Wednesday, April 20, 2011

Hummingbird feeder

The hummingbirds make such a mess on the railing of the porch, I decided I would put their feeders out in the yard. I have a mimosa tree not too far from the porch, so I put the new feeder pole under it. I felt they would like that, since it would not be out in the hot summer sun.We love to watch them in the early mornings while we are sitting on the porch drinking our first cup of coffee.
We have been "scrapping" this last two weeks,gathering up all the scrap metal that had accumulated for the past 32 years.The prices they pay for metals have been up really good lately. While helping Pop with that project, I ran across several tines from an old time hay rake. Pop had used several of the tines years ago to make me a similar plant hanger,but since it was so hard to keep the plants watered and thriving in the heat of the summer, I decided I didn't want to mess with them, and gave the hanger to his cousin's wife.I should have tried it in partial shade,but since I was still working at the time, I simply didn't think about an alternative plan. I just gave it away. I think that hurt Pop's feelings a bit, but he never let on.When we ran across the remaining tines,I thought about using them for a bird feeder rack.It works perfectly. The mimosa tree has not leaved out yet, but the hummingbirds are using the feeder already.It's been cool and rainy here lately,so the sun is no problem yet.
I took a piece of a small metal pipe and drove it into the ground till it felt firm, leaving about a foot above the ground, then placed a larger piece of pipe,about 5 feet long, over the metal stake.Then I poked the pointed end of four tines into the top opening of the larger pipe.They wanted to wiggle a bit, so I drove a wooden stake in the middle of the four tines to hold them snug.Then I painted the entire thing, and hung my four new feeders.I probably should have taken the time to make my own feeders, but that will be a project for another day. These will have to do for now. I paid less than $4. each for the feeders,but they usually last for several years.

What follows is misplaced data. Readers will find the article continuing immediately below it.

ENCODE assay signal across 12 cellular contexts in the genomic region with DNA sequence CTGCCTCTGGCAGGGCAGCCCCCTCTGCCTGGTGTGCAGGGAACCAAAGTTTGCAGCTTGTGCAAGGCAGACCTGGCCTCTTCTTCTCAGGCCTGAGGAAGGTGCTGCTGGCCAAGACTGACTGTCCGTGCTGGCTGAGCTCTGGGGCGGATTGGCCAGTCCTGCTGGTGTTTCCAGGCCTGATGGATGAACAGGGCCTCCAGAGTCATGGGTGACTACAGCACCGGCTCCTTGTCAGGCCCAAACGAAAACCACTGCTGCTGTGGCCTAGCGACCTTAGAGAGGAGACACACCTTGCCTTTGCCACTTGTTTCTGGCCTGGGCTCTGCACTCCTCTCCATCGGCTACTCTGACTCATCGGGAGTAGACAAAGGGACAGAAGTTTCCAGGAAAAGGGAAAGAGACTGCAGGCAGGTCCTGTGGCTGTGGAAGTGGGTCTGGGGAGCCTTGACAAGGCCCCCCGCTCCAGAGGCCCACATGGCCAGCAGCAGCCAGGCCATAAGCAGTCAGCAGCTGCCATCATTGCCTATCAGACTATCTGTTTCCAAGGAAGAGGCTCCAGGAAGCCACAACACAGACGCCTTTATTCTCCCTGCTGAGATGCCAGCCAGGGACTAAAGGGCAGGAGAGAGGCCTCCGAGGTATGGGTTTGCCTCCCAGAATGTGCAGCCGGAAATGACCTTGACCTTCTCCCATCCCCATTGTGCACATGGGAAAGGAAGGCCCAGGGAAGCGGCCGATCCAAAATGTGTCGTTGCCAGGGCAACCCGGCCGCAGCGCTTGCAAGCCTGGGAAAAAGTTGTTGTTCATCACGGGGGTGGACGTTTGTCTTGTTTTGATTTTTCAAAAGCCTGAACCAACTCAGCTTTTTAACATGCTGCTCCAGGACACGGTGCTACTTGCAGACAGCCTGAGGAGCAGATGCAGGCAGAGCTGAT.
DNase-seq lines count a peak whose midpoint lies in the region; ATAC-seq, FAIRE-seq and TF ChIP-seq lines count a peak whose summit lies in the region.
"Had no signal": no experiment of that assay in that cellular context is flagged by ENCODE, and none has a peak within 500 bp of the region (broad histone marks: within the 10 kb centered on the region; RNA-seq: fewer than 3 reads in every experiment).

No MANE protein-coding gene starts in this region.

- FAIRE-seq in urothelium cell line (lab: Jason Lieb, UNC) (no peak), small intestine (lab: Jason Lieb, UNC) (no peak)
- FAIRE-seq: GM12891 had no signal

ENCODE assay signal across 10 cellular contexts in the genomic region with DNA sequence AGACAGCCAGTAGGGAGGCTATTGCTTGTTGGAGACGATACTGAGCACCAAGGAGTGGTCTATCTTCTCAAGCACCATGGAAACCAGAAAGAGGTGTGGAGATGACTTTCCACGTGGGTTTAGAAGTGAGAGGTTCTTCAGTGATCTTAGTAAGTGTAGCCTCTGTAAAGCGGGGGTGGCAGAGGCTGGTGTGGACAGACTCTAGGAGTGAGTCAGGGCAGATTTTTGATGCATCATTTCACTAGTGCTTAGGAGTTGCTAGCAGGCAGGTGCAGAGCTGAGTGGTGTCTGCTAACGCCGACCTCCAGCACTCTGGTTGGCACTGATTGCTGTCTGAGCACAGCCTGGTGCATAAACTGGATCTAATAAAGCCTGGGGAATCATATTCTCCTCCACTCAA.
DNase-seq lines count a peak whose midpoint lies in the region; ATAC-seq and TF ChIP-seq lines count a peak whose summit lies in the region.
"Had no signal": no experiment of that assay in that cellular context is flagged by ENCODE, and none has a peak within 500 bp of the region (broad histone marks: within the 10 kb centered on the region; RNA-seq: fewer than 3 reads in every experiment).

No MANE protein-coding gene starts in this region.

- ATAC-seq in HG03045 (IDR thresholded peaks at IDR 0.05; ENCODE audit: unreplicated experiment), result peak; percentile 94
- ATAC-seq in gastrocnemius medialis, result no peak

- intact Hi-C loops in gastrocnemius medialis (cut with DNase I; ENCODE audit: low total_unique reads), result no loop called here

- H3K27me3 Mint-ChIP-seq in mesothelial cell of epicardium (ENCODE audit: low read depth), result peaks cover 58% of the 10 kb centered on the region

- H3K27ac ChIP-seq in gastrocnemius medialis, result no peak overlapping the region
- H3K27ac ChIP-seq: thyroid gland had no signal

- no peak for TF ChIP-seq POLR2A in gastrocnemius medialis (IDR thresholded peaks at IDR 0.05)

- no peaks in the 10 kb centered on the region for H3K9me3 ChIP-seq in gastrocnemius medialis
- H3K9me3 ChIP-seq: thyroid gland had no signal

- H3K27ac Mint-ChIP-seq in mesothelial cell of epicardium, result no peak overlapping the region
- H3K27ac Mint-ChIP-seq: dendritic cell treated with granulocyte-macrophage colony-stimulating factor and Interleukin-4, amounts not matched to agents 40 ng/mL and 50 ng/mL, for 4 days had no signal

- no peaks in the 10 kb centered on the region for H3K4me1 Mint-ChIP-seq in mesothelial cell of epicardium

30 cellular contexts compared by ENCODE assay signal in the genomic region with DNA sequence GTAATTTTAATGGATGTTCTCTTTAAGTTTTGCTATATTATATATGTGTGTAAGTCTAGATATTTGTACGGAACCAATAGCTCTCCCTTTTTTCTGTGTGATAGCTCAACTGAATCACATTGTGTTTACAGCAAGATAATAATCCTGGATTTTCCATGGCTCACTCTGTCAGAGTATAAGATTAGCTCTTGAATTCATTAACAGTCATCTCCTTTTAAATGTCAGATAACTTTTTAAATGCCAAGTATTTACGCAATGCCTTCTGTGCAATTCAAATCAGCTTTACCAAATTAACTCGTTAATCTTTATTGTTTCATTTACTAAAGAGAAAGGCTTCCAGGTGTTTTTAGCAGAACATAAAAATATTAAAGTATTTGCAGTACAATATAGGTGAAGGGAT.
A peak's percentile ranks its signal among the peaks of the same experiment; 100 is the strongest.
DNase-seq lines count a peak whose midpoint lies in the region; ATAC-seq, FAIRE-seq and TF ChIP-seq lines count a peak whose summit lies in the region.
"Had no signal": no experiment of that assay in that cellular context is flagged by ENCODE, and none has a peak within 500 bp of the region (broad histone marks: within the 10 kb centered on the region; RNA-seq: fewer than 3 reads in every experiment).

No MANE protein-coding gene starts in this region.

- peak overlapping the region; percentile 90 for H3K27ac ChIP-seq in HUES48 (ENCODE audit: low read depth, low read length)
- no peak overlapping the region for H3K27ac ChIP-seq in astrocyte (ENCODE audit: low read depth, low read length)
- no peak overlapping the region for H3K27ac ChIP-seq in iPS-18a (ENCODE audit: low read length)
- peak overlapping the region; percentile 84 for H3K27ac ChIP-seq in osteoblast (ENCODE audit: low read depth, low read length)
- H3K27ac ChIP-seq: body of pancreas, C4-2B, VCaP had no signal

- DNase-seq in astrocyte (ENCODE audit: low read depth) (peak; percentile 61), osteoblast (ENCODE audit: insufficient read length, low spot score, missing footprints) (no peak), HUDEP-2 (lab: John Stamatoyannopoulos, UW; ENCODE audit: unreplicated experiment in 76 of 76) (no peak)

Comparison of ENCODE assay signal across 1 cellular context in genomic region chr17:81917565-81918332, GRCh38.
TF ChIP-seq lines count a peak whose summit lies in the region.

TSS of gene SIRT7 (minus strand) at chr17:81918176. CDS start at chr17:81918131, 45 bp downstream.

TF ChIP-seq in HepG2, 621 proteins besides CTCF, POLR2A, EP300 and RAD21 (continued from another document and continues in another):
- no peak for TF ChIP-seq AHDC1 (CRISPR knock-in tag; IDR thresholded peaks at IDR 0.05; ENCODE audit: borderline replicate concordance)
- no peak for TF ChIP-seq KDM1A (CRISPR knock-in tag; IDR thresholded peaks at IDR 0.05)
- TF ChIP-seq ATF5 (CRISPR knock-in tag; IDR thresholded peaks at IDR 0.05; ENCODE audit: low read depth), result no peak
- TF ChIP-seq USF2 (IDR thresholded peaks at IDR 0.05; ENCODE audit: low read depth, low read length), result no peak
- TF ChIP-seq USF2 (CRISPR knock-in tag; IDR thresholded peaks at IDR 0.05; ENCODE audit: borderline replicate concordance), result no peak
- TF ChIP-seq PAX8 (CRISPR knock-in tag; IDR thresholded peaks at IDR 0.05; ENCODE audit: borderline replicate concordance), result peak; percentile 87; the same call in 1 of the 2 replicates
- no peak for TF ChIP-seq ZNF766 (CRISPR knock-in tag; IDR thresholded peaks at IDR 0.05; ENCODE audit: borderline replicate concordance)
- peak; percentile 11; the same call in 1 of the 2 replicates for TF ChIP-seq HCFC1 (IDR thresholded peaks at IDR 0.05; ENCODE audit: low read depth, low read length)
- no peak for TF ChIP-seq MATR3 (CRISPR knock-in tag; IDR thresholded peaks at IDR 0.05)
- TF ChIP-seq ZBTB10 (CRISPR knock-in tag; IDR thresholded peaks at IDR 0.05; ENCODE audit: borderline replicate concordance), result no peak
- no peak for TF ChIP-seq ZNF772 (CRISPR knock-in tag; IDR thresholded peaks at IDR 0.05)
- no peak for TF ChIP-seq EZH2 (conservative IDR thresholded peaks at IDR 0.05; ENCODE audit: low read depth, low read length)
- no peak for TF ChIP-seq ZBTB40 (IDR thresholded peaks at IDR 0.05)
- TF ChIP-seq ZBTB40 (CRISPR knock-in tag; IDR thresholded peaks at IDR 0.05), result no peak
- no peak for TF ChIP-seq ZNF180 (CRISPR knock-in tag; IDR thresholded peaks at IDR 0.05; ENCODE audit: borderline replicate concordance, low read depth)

1. very nice, we dont have hummingbirds but we do have lots of other birds that can come and feed in the garden. we have tui's and wood pidgeons, waxeyes and common sparrows,fantails, miners and finches. around the countryside we see pheasants, californian quails and native pukeko's as well. we dont have any bright tropical type birds like australia or south america though.

  2. We bought 22 bobwhite quail at the auction.We have never tried to raise them before, so we are playing it by ear just to see what we can do with them. Most folks eat them when they are grown, but I doubt we could do that after raising them.We may let them lay eggs if they will do so in captivity,then sell the eggs or babies if they produce any and we keep them alive that long. I gave $2. a piece for mine at a few days old,but we may not be that lucky when it comes selling time.

  3. hmm that is a very good idea (about the tines from the rake)!

    And i your little hummingbird feeders are quite lovely and small!

    Thanks for sharing

  4. Thanks,Leontien! I am thinking of using the feeder frame for my purple martins next season. I will raise it higher and put about 8 gourds on it. The cats killed my mother martin that had hatched 5 babies in my bluebird box,thus letting the babies die. Hopefully the gourds will be higher and the cats can't get to them.This was one lone pair that had built in the bluebird box. We had watched so intently for a couple of weeks, and were so excited about the little couple building and raising their first set of young ones. The main flock have their regular housing up high on a tall pole elsewhere on the property.